A terrific letter-to-the-editor in the Mar. 20 Wall Street Journal:
In response to Ford CEO Alan Mulally’s call for higher gas taxes (which you report in “Tax My Products, Please,” Review & Outlook, March 17), I would like to say that Americans don’t want smaller vehicles. We have great distances to travel, mountains and plains to cross in all seasons of the year. We tow our boats and other contrivances. We haul our children around and travel with them over the continent. Our businessmen drive long distances since they can no longer own corporate jets. What we want is a more efficient internal combustion engine, not a smaller car.
And do not tell us it cannot be done. It can be done, because efficient engines can be created today with off-the-shelf parts bought from General Motors, Ford or Chrysler.
A friend of mine has converted a GMC Vortec V8 gasoline engine for his 2.5 ton pickup truck and the engine delivers more than 30 mpg. Why can’t we buy this type of vehicle at the dealer? Why does individual ingenuity have to point the way to corporations that have the money, skill and engineering brainpower to deliver a more efficient engine? Why do we have to pay more at the pump?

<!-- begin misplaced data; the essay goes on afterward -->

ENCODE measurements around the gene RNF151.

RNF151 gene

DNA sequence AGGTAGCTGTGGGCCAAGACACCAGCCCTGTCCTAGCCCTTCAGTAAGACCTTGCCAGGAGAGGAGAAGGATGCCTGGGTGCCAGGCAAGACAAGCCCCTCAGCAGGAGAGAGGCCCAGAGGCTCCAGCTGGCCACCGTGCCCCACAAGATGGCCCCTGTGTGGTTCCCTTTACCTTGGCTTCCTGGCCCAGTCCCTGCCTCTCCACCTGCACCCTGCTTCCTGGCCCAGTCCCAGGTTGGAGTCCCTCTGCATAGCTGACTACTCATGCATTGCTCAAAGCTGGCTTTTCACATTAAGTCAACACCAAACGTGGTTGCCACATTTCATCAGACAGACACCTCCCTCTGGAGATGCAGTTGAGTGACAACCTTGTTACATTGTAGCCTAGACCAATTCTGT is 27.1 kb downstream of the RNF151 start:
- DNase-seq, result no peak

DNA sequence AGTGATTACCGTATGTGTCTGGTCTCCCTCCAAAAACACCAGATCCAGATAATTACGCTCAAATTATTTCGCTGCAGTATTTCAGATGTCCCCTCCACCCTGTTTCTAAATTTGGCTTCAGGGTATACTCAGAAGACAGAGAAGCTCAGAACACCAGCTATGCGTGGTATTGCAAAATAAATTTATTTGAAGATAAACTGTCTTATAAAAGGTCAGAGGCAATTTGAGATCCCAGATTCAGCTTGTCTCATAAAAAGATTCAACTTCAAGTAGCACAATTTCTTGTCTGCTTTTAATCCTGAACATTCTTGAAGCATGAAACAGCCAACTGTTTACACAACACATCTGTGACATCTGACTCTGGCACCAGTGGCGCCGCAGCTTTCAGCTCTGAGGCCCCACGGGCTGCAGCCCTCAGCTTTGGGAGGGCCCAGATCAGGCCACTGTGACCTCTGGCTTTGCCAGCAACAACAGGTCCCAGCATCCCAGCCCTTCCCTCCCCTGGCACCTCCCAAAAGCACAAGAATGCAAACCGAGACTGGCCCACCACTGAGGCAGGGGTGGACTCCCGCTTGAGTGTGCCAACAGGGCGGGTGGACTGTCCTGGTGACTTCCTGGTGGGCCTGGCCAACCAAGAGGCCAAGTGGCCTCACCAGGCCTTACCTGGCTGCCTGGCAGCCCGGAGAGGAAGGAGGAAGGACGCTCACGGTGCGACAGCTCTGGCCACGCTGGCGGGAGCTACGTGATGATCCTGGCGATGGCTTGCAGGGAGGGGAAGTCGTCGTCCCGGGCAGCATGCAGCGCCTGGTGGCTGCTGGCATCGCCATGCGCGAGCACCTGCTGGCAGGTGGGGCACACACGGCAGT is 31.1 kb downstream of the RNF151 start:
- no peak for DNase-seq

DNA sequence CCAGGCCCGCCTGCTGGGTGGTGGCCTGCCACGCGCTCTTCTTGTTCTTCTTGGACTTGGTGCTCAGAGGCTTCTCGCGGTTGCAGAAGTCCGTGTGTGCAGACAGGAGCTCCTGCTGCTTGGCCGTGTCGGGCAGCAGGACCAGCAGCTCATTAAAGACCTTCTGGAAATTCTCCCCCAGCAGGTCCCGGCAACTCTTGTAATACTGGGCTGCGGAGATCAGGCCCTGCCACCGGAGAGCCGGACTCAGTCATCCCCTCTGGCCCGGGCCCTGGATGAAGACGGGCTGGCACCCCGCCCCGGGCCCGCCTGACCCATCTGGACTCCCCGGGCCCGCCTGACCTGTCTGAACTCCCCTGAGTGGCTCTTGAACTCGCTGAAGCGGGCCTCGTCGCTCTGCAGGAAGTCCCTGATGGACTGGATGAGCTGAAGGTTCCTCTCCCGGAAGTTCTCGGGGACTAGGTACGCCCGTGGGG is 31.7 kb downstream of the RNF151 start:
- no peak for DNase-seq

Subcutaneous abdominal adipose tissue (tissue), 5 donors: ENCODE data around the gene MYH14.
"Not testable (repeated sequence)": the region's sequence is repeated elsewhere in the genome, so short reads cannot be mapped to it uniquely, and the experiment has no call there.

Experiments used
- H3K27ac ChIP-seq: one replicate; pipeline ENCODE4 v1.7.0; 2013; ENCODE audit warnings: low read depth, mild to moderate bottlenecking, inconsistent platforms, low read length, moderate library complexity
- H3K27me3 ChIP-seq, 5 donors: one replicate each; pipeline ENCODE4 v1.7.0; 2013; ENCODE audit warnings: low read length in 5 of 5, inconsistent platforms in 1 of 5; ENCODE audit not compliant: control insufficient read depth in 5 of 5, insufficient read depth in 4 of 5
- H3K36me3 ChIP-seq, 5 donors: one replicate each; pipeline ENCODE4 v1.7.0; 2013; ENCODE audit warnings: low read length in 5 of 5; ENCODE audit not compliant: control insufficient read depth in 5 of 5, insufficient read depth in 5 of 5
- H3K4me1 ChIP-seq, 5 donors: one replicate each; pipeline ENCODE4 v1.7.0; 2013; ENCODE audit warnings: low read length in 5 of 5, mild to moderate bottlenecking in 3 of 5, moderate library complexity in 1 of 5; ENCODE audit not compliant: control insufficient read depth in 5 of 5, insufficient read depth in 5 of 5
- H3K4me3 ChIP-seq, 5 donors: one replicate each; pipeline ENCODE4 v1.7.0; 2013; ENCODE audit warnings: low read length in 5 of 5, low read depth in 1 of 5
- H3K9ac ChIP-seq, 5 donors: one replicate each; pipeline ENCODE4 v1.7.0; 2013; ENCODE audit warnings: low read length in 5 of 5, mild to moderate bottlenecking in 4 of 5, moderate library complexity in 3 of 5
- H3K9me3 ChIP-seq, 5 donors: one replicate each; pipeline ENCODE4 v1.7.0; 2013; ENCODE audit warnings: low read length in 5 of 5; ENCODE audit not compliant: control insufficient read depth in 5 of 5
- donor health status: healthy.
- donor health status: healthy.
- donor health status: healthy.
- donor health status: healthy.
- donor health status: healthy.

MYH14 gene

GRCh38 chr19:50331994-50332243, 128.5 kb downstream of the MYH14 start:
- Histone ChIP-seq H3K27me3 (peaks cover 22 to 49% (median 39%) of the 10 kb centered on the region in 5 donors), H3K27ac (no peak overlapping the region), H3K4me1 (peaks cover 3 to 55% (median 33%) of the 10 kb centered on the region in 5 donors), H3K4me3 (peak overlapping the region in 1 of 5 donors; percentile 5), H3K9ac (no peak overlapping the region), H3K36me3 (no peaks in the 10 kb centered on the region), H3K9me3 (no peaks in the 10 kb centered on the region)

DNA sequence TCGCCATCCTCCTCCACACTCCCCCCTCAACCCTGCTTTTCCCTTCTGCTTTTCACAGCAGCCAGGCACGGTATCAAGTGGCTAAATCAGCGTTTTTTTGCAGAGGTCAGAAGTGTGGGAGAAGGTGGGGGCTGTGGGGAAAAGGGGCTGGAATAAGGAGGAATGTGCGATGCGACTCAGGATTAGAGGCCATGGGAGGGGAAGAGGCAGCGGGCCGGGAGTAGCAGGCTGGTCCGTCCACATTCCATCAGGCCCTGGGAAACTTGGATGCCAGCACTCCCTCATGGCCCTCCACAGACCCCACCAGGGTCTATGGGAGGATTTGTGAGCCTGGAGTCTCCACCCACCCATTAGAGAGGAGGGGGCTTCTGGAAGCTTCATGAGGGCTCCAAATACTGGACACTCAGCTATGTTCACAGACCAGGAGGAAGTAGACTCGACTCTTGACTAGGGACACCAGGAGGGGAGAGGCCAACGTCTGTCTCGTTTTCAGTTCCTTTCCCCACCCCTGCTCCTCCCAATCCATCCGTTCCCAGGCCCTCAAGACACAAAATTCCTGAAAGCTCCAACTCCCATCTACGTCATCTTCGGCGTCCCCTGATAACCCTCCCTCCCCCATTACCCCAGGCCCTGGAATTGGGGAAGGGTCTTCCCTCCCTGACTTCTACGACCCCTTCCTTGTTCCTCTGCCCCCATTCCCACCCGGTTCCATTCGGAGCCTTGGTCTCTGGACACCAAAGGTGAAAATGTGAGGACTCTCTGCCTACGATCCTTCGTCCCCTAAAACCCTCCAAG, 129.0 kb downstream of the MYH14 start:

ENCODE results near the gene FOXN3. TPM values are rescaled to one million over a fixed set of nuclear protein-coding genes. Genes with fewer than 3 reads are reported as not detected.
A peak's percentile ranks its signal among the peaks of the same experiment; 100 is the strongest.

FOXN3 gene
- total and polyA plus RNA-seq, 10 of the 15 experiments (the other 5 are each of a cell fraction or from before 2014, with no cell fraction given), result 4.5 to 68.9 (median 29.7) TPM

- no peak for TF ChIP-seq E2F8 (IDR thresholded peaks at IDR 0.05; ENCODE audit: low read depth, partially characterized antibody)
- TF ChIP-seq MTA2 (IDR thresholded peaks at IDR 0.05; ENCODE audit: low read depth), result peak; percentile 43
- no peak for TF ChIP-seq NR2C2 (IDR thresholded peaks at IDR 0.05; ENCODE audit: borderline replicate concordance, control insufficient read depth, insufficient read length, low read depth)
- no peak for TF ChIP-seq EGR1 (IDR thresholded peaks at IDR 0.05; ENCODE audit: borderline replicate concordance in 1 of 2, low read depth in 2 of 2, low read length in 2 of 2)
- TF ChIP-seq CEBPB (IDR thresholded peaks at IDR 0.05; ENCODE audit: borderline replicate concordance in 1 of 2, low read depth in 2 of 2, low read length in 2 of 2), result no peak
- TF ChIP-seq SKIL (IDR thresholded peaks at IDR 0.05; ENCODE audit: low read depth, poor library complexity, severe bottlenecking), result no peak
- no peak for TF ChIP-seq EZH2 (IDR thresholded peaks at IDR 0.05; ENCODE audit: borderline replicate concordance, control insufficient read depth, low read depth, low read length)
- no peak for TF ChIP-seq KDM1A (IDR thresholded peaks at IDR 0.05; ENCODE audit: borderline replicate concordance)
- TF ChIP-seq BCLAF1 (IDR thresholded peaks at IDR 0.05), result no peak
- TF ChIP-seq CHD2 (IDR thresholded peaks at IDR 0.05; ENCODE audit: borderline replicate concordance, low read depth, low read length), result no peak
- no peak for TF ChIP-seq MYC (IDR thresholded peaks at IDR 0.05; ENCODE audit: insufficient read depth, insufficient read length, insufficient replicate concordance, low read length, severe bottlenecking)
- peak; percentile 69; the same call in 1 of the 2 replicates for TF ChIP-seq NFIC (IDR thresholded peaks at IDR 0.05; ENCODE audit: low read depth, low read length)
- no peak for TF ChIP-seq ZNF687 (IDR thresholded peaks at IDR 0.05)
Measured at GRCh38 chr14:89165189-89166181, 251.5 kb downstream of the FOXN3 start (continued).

The suggestion that consumers should pay more in gasoline taxes is a cop-out on the part of the auto makers, politicians and everyone else who supports it. This is not Europe. This is the United States of America, a vast country with amazing distances and varieties of geography and climate.
We do not want higher gas prices. We want more efficient engines to power our vehicles. We want the Big Three to use their brains to create something new, not deliver a rehash of junk from a bunch of whiners.
Bernard P. Giroux
Fall River, Mass.
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